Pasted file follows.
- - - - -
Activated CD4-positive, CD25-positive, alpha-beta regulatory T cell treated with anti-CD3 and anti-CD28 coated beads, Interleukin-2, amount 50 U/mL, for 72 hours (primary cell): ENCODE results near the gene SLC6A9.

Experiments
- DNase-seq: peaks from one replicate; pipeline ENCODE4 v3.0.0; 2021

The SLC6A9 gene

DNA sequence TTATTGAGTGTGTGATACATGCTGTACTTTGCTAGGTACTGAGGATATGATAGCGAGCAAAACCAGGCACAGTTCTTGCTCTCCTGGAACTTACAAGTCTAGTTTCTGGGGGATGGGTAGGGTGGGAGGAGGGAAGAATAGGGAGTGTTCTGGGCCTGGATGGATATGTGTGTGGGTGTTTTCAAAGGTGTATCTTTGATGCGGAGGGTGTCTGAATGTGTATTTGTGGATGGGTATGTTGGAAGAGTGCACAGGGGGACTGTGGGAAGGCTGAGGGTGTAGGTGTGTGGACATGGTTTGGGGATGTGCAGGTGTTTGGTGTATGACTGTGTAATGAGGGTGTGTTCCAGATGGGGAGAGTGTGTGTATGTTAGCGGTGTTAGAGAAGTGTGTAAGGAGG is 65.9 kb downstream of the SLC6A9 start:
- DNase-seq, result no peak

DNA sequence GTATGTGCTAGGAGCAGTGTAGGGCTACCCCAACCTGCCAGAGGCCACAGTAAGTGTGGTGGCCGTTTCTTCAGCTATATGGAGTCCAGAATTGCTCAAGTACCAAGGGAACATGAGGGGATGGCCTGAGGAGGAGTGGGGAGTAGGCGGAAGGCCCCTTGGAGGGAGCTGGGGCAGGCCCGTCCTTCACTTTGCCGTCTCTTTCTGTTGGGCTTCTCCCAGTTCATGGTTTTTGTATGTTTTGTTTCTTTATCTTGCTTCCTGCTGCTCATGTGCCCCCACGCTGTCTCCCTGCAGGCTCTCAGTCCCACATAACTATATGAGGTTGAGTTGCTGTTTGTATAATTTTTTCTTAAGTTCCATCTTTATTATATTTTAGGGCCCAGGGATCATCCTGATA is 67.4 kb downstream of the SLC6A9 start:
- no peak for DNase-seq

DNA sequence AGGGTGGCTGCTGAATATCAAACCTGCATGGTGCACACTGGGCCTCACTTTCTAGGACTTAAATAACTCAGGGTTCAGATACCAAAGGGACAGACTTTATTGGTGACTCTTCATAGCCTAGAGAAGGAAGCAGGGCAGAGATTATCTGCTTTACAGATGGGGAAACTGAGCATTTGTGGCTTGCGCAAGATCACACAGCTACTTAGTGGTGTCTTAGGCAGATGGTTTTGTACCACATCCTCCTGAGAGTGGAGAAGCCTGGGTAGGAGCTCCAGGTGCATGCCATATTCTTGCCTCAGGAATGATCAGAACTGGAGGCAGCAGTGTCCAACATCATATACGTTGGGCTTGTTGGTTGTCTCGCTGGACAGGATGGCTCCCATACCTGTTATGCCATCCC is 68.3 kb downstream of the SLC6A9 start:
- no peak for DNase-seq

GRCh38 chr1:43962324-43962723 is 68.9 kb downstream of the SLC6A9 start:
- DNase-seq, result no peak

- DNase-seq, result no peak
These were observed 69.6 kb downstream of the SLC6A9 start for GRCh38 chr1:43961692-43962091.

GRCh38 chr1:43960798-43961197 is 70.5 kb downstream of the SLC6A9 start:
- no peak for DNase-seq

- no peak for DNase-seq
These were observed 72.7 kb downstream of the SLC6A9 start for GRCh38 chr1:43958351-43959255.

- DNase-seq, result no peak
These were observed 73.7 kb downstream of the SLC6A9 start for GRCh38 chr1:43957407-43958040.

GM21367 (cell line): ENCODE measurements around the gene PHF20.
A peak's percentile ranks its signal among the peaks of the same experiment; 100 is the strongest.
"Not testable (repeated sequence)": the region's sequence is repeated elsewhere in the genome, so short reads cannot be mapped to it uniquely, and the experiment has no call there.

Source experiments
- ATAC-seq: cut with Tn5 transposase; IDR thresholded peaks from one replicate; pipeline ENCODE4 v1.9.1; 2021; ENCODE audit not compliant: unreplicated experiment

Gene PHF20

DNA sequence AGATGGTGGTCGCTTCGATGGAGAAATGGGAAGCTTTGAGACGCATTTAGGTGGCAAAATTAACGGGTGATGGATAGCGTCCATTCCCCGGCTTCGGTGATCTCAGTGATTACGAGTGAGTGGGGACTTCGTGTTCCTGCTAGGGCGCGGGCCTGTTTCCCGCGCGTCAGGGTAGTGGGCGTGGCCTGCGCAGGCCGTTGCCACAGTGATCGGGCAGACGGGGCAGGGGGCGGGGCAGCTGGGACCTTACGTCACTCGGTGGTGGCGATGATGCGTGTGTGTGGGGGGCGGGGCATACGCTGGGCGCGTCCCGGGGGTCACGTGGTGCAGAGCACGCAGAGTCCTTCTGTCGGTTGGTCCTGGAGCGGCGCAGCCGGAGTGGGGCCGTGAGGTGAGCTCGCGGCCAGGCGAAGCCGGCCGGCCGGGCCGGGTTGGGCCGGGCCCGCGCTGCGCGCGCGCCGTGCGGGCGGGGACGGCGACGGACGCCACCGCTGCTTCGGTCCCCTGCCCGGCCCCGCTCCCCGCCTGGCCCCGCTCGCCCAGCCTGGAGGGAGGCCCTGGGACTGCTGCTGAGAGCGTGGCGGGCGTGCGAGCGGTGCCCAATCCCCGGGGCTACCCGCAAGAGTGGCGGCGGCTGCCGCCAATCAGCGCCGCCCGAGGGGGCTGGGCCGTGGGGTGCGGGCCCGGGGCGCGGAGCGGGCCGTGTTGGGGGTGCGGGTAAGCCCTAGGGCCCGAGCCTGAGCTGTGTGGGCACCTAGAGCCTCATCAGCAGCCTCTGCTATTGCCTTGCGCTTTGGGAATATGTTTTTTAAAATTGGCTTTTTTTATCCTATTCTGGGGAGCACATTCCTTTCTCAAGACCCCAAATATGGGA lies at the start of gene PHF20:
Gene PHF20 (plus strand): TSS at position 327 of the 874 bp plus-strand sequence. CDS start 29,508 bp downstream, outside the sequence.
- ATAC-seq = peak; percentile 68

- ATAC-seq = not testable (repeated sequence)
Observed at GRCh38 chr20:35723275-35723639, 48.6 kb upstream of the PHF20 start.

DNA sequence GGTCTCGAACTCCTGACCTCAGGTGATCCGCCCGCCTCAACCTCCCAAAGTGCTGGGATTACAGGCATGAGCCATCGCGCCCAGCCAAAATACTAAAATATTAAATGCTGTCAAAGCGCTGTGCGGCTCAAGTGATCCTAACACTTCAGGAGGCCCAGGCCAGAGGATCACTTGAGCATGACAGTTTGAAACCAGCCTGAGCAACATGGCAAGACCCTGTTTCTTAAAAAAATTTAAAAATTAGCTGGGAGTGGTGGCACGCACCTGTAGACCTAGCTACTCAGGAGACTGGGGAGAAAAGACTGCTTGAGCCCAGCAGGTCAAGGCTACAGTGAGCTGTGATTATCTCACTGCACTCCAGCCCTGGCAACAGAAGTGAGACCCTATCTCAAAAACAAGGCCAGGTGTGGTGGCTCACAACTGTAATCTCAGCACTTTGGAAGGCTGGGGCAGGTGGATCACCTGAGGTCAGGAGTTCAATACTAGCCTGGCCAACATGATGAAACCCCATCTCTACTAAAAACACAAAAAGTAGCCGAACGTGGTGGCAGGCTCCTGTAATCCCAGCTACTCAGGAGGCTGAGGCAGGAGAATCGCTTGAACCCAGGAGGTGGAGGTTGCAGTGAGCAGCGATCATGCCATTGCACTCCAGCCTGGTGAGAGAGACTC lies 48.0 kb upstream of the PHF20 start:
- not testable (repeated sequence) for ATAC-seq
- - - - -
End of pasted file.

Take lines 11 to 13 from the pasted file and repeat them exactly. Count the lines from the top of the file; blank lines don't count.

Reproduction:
GRCh38 chr1:43962324-43962723 is 68.9 kb downstream of the SLC6A9 start:
- DNase-seq, result no peak

- DNase-seq, result no peak